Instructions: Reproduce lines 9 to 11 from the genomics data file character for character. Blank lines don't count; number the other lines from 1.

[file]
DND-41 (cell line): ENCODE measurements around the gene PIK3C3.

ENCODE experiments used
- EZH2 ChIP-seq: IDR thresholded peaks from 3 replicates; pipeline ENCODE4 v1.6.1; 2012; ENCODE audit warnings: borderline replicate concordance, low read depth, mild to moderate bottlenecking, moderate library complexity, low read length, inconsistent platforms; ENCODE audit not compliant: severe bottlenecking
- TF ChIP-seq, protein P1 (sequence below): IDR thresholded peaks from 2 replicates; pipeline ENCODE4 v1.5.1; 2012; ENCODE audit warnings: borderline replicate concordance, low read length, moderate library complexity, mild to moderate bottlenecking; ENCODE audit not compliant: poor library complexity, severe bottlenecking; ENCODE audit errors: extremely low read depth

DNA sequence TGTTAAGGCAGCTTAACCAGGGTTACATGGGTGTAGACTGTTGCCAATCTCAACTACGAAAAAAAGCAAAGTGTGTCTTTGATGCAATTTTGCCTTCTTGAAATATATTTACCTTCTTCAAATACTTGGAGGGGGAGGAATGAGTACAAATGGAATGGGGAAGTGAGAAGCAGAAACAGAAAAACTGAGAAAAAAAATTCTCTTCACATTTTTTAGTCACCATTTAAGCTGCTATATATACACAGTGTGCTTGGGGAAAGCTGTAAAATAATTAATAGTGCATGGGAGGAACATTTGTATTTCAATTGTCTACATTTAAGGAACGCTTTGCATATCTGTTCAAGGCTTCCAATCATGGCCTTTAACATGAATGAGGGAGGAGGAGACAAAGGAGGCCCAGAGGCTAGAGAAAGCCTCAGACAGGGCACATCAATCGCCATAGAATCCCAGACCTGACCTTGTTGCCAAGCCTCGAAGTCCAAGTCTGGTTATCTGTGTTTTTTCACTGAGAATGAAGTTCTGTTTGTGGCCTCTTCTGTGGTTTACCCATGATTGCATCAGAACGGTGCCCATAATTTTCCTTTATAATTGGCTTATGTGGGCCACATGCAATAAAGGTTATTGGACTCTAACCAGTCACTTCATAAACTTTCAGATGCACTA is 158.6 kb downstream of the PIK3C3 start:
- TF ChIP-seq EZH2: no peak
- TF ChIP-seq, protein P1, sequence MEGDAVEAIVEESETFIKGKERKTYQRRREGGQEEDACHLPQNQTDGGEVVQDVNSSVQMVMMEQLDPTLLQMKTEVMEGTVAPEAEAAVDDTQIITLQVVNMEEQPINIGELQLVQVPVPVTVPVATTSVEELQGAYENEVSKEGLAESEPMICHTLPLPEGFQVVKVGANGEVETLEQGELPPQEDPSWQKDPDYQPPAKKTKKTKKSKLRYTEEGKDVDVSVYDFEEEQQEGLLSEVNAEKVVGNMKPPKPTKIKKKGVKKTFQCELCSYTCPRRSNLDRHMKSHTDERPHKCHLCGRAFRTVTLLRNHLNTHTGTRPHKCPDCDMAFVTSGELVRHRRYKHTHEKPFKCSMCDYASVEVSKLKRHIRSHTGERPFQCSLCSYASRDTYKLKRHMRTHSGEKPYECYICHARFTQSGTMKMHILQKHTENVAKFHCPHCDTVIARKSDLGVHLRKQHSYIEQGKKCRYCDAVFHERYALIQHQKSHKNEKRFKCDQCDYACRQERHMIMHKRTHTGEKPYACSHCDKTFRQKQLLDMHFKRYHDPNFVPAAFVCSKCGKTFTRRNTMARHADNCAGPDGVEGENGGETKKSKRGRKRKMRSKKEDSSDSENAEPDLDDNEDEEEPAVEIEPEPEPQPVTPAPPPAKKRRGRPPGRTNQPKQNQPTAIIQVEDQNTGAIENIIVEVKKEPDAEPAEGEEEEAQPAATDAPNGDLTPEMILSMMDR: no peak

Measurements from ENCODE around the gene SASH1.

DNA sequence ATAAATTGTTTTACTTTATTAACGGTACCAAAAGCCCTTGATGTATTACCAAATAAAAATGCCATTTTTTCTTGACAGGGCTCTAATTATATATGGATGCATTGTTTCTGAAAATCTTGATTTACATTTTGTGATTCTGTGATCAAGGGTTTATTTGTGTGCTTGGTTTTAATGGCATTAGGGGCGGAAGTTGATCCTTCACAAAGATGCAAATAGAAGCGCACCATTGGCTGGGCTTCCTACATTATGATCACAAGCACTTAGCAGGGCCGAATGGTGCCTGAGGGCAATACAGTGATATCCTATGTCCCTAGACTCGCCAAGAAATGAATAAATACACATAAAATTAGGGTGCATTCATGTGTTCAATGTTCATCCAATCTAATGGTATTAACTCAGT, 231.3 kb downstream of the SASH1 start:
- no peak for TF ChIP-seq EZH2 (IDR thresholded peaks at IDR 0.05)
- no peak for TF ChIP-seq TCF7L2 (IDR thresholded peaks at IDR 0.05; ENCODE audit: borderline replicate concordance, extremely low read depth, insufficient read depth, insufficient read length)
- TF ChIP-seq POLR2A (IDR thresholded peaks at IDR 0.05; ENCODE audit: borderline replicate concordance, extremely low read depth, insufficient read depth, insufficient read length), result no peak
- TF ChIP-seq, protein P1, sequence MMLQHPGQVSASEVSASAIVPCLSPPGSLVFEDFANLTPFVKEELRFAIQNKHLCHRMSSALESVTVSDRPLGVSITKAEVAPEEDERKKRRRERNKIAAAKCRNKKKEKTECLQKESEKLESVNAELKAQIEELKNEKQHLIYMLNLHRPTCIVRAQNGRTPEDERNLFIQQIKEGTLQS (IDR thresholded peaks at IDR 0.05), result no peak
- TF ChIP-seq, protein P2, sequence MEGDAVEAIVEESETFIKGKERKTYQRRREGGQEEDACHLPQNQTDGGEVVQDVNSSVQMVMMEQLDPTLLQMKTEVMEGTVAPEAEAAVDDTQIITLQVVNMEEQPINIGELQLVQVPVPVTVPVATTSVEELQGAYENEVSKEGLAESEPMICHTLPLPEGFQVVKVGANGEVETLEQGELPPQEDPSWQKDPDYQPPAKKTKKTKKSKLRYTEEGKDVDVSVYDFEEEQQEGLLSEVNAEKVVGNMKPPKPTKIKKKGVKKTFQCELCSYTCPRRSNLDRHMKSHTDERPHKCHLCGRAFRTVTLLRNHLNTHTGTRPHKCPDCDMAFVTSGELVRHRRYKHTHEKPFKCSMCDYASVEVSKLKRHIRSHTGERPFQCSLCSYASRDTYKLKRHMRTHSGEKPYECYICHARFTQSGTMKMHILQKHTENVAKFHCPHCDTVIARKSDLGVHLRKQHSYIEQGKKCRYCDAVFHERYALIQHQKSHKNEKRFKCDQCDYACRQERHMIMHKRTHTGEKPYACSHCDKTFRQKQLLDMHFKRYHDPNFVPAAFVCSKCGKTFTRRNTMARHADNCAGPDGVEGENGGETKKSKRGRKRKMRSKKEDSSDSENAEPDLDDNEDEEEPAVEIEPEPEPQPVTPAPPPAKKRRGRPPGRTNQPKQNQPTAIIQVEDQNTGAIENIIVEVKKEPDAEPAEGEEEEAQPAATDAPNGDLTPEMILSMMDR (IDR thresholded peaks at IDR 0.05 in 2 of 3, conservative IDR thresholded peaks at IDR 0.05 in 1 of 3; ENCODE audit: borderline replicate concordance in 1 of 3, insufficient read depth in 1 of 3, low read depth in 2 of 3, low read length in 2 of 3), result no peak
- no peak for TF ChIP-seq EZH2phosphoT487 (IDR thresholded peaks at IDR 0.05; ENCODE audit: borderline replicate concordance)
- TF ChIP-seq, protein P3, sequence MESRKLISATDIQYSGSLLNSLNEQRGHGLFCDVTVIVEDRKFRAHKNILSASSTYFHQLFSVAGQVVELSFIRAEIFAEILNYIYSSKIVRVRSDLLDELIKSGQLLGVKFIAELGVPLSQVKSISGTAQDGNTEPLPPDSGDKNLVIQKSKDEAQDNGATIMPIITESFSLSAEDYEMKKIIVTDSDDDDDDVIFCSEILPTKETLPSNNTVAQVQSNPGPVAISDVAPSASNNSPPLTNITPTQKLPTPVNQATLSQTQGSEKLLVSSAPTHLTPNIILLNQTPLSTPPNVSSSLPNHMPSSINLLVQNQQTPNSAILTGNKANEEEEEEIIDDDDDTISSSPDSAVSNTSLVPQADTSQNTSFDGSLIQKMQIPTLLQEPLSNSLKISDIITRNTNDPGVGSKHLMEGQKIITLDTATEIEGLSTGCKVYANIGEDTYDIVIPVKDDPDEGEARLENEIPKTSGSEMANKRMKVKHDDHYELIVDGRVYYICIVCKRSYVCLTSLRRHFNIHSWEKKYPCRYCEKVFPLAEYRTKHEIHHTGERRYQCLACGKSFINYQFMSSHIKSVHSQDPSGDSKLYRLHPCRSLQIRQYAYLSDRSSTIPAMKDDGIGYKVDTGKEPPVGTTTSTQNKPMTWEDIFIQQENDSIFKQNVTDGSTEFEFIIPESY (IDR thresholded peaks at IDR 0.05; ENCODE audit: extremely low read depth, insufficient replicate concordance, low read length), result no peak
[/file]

DNA sequence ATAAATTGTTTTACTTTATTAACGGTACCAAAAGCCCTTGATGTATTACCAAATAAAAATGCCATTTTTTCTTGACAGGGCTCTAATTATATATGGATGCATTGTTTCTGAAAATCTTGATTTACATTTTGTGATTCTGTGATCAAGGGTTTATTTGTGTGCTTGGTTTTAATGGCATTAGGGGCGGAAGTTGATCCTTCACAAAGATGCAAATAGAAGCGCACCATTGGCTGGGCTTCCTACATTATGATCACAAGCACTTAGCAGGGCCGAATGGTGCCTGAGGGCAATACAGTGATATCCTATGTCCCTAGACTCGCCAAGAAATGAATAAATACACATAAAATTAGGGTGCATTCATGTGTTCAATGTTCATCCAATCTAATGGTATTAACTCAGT, 231.3 kb downstream of the SASH1 start:
- no peak for TF ChIP-seq EZH2 (IDR thresholded peaks at IDR 0.05)
- no peak for TF ChIP-seq TCF7L2 (IDR thresholded peaks at IDR 0.05; ENCODE audit: borderline replicate concordance, extremely low read depth, insufficient read depth, insufficient read length)